In July 1966, the first Czechoslovak group of young conservationists had crossed the Iron Curtain – again thanks to the IYF. As a result of the contacts made in Evo 1958, Jan Čeřovský with a small group of his students spent wonderful inspiring days in a summer camp of Luonto-Liitto (Finnish member organization of IYF) under the midnight sun in the Lapland.

At the time of the camp in Lapland, Jan Čeřovský already had been entrusted by the IUCN to look after the IYF.[17] The last preparatory works for an international camp to be held in Czechoslovakia were under way.

East meets West in Czechoslovakia 1966

With a strong support by the Czechoslovak National Commission for UNESCO (already acknowledged several times in this paper), the Czech and Slovak Institutes for Protection of Monuments and Conservation of Nature pushed through the organization of an international youth conservation camp in Czechoslovakia, to be held in the summer of 1966, in a close cooperation with the IYF, as the first camp of its kind behind the Iron Curtain.

Profiting from the experience made by the first national Czechoslovak camp, Čingov in the Slovakian Paradise (Slovenský raj) has been chosen as the place of the “Ist Czechoslovak Intercamp”. Again, as three years ago, Arnold Tóth ensured good logistics, again staff members from the State Nature Conservancy, particularly from the both most important organizing institutes, served as expert lecturers. The preparatory works and the meeting itself was run by a Czechoslovak Committee, most members of which (including the President Zdeněk Černohorský[18] and the Secretary Jan Čeřovský) attended the whole event. A financial support from the Czech as well as the Slovak Ministries of Culture enabled the participation fee be kept very reasonably low.

The participants met in Bratislava during the 20th August 1966. The date and place was fixed for the reason that many traveled to the camp via Vienna from the just finished Xth anniversary IYF General Assembly in Austria. After sightseeing in the Slovak capital, visits at the Science Faculty at Comenius University and in a nearby nature reserve, the participants moved on August 22nd by bus and cars to Čingov, the place of the camp. Accommodation was in tents, meals served and meetings held in a local restaurant.

The camp was attended by 44 young people coming from 12 European countries. From the East: 1 came from Bulgaria, 3 from the German Democratic Republic, 2 from Hungary, 4 from USSR – the Russian Federation, 2 from Yugoslavia; from the host country there were 14 young Czechs and Slovaks. The Western participant scope: Austria – 2; Belgium – 1 (IYF Information Officer Eric Corijn); Federal Republic of Germany – 5; Finland – 4; the Netherlands – 2; UK – 4 (including the new IYF President Jonathan Holliman).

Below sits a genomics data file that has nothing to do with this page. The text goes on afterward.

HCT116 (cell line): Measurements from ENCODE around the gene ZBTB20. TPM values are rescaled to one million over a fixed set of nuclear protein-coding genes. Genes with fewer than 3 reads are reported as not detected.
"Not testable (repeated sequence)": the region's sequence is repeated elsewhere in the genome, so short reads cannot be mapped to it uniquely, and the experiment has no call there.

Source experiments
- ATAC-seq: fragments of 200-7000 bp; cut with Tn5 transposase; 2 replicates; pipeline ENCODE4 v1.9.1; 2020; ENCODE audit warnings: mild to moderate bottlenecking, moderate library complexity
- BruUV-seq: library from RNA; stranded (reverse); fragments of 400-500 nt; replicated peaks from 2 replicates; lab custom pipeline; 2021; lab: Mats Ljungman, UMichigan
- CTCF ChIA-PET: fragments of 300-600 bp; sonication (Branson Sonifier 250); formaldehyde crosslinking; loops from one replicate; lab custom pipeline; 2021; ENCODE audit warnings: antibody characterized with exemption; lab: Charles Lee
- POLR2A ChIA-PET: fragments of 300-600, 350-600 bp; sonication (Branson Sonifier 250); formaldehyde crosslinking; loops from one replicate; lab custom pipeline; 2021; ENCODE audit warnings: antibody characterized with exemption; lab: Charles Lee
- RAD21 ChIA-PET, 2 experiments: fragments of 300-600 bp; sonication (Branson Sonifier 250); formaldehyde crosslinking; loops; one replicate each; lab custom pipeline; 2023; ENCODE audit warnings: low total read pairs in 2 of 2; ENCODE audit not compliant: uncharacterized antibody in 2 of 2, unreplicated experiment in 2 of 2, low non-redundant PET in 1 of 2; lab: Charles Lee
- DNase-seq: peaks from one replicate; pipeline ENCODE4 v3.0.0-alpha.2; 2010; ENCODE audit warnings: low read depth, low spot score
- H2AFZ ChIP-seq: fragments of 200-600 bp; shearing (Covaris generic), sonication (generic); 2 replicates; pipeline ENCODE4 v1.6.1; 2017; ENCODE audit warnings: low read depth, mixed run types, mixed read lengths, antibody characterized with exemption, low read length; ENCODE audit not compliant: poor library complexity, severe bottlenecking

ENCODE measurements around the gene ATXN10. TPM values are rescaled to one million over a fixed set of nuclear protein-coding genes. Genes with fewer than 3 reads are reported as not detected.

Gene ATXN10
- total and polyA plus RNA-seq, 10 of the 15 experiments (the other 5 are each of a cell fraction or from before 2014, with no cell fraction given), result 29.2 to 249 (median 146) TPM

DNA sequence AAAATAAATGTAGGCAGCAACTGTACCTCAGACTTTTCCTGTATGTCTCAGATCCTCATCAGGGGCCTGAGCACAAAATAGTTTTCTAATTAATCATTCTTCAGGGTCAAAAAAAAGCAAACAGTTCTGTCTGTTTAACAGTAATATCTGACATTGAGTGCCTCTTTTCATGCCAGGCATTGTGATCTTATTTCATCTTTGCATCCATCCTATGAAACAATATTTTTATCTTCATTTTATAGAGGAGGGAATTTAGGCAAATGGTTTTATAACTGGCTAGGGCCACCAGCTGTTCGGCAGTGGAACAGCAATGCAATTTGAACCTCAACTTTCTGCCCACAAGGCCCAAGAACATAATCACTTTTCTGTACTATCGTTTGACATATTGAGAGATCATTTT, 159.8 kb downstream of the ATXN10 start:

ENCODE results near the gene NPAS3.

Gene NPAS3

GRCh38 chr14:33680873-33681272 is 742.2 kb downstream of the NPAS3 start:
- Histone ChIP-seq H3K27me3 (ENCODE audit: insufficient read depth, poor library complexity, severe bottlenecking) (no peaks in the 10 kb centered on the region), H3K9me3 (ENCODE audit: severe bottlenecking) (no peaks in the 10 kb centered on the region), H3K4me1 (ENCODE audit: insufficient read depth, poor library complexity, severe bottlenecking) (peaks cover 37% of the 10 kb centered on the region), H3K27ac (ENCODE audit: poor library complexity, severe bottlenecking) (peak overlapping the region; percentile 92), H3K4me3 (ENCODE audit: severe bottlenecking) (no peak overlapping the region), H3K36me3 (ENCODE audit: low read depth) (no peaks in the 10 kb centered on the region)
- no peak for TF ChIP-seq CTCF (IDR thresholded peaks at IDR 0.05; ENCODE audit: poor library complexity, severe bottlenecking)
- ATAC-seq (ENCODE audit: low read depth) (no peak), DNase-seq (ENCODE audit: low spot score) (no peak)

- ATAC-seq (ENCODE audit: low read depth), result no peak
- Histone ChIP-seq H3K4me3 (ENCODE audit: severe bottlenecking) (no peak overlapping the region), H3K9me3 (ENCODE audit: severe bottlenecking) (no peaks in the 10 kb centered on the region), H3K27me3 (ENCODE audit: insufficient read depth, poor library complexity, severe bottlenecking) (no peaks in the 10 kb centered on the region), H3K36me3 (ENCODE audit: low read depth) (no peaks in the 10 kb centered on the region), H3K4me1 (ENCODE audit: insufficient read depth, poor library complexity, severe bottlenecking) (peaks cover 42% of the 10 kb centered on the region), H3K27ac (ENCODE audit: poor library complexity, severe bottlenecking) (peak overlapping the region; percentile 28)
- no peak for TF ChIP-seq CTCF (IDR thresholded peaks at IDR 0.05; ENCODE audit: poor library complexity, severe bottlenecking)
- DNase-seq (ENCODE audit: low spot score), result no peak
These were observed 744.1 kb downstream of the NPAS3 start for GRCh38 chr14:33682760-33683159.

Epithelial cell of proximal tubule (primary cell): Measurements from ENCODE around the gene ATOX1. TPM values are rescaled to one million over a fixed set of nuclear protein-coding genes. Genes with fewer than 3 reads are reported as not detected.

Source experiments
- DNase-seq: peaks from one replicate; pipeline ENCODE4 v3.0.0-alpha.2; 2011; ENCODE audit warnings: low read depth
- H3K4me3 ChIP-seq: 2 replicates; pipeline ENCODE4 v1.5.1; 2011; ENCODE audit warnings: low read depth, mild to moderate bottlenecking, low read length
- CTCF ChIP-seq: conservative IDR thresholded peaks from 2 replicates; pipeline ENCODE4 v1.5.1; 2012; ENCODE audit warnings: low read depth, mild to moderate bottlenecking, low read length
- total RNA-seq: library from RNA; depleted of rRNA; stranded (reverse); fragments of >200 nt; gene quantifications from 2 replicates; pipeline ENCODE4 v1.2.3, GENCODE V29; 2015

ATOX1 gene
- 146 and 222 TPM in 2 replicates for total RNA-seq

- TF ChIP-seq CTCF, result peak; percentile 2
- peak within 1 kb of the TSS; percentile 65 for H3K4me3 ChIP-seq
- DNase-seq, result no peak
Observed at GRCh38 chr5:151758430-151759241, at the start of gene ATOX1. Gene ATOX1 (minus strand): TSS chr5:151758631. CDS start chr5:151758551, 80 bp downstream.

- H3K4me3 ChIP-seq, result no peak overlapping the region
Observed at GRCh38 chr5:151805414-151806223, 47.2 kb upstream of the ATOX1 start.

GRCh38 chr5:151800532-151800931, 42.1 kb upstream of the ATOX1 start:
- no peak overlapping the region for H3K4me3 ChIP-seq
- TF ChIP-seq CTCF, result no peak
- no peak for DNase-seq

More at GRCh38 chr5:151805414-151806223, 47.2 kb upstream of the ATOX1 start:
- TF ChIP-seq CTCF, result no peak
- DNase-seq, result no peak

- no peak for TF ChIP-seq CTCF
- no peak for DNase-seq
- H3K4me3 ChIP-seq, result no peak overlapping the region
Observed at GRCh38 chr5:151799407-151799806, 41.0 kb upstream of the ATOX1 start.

The programme consisted of meetings – both formal and informal - in which the participants learned about the state of nature conservation in the countries represented, and about the youth involvement in these activities. They also have been informed about international cooperation, among the young naturalists/conservationists and their groups in particular. Besides short local field trips, whole-day excursions led to the Slovak Karst close at the Hungarian border, and to the bilateral Slovak/Polish national parks Pieniny and High Tatra. The last one – to the High Tatra National Park – culminated by a closing barbecue on the “Bear Meadow” in the park.

The participants have arrived at three general, but very true conclusions: nature conservation really is an urgent matter of international importance; a good global protected area network has to be created within a broader international scope and cooperation; it is necessary for young people to joint efforts in nature study and conservation. The lectures and discussion at the camp have provided some tangible highlights for the implementation of the above objectives.

At the end, the participants endorsed a closing resolution. This pointed out the need of nature conservation to spread all over the world, and of international contacts and understanding supporting this goal. They expressed their appraisal of the camp as a base and tool of future contacts and cooperation. They also expounded their admiration for the natural and landscape beauties and values of the area of the Slovak Paradise pleading for its careful protection in the interest of the whole mankind.

The whole meeting, finished on 3rd September 1996, was held in a cordial friendly as well as hard working atmosphere. The official languages of the camp were English and Russian. Much interpretation was needed, also in other languages, particularly due to the weak linguistic knowledge of the participants from the East.